Twenty-five-year old Susanne (Almudena Amor) enjoys a stylish lifestyle as a publicity model in Paris. One evening, just as she is about to start a new gig, she receives a phone call informing her that her grandmother Pilar (Vera Valdez) has suffered a brain hemorrhage. Susanne is Pilar’s only living relative, her parents having passed away in a car crash years earlier. She is urged to fly back to her native Madrid in order to care for the older lady, who is left completely silent and unable to look after herself. Susanne feeds, washes and attempts to talk to her grandmother, despite being told that her state is irreversible. Caring for someone in such state is neither easy nor pretty. Susanne’s life has suddenly turned from glam to gloom.
Pilar’s figure is the subject of nightmares: her body is scrawny and wrinkly, her face demonic, with pearly black eyes, shrunken lips and mouth wide open most of the time. Her gaze is completely empty. A frustrated Susanne tells her: “you are no longer there, are you?” The old lazy does however walk around the house unaided, often appearing in very unexpected places.
Short flashbacks and portraits on the walls suggest that Pilar had a hedonistic youth, and that she was just as fashionable as her granddaughter. Susanne finds her childhood diary with disturbing drawings. A neighbour called Eva (Karina Kolokolchykova) reveals that their grandmothers were best friends, and that they (Eva and Susanne) used to play together as kids. Susanne has no such recollection. Gradually, strange little events bordering on the paranormal begin to take place: a door mysteriously shuts, then lights flicker, grandma is magically transported from one room to the next. Susanne has horrific nightmares that eventually morph into reality. And so she begins to questions her very own mental health.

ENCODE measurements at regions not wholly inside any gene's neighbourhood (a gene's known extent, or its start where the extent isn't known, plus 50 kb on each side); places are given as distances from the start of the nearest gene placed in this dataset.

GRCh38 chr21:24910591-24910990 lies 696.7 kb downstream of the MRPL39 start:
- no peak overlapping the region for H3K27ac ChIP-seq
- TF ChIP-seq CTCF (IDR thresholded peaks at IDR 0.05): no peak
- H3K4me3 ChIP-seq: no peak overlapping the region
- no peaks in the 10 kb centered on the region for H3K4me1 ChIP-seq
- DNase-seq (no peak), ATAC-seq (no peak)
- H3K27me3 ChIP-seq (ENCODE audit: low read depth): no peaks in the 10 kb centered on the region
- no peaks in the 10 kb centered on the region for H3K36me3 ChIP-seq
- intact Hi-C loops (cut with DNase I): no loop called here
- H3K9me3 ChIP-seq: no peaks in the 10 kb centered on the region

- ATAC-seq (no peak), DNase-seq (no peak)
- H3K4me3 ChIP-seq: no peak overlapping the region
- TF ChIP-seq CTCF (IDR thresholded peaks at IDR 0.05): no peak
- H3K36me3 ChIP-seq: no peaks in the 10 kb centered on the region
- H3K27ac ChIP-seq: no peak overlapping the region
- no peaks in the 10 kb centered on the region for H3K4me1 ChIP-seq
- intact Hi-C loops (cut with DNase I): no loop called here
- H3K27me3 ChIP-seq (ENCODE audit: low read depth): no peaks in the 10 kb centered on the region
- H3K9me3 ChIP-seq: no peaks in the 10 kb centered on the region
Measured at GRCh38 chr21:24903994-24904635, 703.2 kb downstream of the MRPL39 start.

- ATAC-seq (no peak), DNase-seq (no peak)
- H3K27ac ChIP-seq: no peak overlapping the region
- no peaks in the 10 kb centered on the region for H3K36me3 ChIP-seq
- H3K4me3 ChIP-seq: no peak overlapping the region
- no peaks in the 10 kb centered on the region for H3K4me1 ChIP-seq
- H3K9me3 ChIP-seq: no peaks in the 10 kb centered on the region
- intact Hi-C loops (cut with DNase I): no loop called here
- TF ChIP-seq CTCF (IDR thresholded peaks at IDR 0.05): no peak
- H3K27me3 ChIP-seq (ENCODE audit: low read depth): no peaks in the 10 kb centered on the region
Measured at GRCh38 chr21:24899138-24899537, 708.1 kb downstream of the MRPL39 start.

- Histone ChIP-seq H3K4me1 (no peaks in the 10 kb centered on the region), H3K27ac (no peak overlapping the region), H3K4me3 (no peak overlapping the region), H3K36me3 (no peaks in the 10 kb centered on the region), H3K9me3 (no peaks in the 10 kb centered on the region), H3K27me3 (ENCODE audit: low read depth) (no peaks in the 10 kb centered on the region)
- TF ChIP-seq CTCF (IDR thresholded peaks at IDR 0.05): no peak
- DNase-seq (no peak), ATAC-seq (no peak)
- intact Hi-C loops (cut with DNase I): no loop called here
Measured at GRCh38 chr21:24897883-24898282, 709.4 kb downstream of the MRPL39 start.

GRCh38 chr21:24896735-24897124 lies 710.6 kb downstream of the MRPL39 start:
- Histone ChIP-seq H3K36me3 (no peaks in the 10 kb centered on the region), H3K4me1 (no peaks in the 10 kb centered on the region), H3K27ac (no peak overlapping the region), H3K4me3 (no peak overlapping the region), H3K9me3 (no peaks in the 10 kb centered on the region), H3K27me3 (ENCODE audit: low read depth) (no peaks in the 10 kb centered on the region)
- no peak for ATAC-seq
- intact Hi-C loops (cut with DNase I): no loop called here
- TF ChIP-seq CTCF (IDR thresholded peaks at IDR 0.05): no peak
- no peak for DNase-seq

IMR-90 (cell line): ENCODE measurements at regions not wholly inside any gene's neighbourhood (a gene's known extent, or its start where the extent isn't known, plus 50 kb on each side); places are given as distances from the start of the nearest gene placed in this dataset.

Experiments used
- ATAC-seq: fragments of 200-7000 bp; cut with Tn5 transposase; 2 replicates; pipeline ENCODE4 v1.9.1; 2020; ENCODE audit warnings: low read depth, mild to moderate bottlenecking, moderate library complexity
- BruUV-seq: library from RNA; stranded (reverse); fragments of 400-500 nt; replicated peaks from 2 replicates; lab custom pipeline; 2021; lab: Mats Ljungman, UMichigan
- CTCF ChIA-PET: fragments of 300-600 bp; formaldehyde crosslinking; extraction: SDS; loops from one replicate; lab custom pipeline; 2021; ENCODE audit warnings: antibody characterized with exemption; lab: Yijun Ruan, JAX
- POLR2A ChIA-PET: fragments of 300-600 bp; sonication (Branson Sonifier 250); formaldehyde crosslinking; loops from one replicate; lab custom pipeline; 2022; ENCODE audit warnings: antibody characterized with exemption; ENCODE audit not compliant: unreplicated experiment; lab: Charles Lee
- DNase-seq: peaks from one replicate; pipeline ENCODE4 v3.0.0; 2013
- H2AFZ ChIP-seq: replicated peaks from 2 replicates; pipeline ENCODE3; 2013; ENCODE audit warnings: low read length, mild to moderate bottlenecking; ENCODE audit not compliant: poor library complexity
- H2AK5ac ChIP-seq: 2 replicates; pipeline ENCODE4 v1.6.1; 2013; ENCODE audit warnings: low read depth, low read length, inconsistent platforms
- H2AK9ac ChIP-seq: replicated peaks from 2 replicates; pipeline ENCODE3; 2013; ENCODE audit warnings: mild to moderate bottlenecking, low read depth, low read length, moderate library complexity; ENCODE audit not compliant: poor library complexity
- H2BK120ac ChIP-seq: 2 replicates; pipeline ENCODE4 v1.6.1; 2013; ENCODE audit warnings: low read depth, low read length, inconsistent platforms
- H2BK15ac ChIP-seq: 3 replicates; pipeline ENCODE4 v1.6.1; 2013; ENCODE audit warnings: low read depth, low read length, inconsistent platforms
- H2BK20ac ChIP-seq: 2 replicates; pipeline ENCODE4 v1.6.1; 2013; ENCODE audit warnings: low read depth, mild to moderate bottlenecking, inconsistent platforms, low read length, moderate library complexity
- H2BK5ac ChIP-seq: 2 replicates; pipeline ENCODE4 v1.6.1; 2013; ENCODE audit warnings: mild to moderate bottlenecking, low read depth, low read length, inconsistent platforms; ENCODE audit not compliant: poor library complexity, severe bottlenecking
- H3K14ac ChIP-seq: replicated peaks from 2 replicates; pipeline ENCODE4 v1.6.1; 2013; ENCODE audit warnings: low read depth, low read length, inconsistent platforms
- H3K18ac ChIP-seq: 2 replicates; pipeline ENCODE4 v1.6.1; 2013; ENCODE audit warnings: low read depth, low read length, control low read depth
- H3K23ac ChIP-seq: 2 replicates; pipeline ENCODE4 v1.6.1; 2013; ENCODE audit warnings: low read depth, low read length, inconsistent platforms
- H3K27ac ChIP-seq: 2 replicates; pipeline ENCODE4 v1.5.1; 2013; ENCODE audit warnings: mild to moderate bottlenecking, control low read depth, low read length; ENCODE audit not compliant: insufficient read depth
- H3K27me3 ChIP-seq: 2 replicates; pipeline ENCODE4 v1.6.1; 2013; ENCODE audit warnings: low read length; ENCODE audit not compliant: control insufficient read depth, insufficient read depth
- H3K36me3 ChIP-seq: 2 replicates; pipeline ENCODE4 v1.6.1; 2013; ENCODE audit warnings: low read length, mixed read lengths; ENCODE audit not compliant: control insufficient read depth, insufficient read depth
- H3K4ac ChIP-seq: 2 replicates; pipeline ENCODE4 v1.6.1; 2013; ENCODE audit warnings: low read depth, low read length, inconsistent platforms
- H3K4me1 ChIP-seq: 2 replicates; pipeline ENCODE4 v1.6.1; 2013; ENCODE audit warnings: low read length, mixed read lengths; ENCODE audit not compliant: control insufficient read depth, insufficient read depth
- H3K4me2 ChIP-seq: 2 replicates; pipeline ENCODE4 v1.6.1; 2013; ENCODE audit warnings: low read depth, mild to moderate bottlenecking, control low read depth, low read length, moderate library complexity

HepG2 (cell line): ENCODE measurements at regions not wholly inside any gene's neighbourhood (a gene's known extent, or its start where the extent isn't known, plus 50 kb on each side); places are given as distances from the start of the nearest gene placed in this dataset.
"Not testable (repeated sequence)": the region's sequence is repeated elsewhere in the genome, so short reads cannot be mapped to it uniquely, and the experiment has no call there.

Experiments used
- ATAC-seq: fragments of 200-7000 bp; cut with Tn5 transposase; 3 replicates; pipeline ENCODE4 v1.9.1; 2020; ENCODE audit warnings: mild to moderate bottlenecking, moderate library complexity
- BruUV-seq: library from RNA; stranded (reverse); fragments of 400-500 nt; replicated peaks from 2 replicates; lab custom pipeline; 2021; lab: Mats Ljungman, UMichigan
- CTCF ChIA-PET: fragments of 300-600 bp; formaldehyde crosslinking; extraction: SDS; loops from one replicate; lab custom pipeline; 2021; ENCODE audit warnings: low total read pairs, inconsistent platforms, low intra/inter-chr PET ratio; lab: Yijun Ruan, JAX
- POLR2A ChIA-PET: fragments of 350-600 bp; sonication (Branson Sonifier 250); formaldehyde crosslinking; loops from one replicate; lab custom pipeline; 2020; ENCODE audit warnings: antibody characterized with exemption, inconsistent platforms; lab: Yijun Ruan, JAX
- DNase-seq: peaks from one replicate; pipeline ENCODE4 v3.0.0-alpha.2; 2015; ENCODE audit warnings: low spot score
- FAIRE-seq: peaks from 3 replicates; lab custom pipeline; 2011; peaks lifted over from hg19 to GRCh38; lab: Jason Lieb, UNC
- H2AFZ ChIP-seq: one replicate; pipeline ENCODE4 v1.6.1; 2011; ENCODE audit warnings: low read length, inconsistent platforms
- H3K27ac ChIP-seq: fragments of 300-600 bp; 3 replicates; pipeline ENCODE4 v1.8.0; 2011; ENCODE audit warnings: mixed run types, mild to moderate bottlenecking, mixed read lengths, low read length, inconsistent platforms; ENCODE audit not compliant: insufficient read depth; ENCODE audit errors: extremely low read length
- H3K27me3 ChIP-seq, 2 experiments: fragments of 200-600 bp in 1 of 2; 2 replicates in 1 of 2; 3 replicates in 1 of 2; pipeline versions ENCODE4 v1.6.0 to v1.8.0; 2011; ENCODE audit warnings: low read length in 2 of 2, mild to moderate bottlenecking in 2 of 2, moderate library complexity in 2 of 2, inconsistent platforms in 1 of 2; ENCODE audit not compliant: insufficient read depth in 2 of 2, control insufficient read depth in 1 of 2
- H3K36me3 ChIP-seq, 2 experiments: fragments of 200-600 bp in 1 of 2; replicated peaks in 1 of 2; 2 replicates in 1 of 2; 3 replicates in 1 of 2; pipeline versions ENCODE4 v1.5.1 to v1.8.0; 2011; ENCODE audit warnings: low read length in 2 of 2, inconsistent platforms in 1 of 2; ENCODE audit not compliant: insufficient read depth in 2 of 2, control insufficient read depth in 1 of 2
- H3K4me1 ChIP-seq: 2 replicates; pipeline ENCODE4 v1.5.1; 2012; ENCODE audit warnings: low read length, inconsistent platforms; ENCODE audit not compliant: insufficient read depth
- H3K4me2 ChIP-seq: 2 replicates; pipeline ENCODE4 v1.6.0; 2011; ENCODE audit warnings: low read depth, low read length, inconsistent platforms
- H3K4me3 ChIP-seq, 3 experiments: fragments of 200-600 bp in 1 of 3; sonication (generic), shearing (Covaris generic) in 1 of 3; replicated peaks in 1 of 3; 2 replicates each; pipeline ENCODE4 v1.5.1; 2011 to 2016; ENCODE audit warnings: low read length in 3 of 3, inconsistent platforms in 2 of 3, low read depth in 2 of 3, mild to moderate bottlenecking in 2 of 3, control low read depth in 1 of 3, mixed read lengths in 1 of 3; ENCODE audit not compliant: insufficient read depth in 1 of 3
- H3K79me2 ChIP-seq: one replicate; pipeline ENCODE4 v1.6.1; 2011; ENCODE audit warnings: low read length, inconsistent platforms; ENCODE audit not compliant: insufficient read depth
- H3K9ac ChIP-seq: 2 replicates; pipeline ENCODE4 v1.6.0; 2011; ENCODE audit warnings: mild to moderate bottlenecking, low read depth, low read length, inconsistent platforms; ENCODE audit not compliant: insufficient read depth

The balance between the visuals and the pace of the narrative is just right. The genre devices build up slowly but surely. The movie borrows a couple of clever ruses from horror classic The Skeleton Key (Iain Softley, 2005), except that Kolokolchykova is far less talkative than Gena Rowlands’s character. The ending is wonderfully extravagant, with a fabulous twist which will force you to revisit the movie and put the puzzle pieces together as you walk back home from the movie theatre. Just like any horror with an effective script should.
The Spanish director Paco Plaza is best remembered for the three [Rec] movies (2007, 2009 and 2012), which he wrote and co-directed. He continued to hone his horror skills with the commercial hit Veronica (2017), and he has now inserted further flare and subtleties into the genre, with this highly effective flick guaranteed to please his fans and convert new enthusiasts.
The Grandmother premiered in the Official Competition the 69th San Sebastian International Film Festival. It’s rather unusual for such A-category festivals to pick horror movies, particularly for their most prestigious section. This finely-crafted Spanish-French co-production, however, is welcome addition to their selection.
The UK premiere takes place in October at the BFI London Film Festival.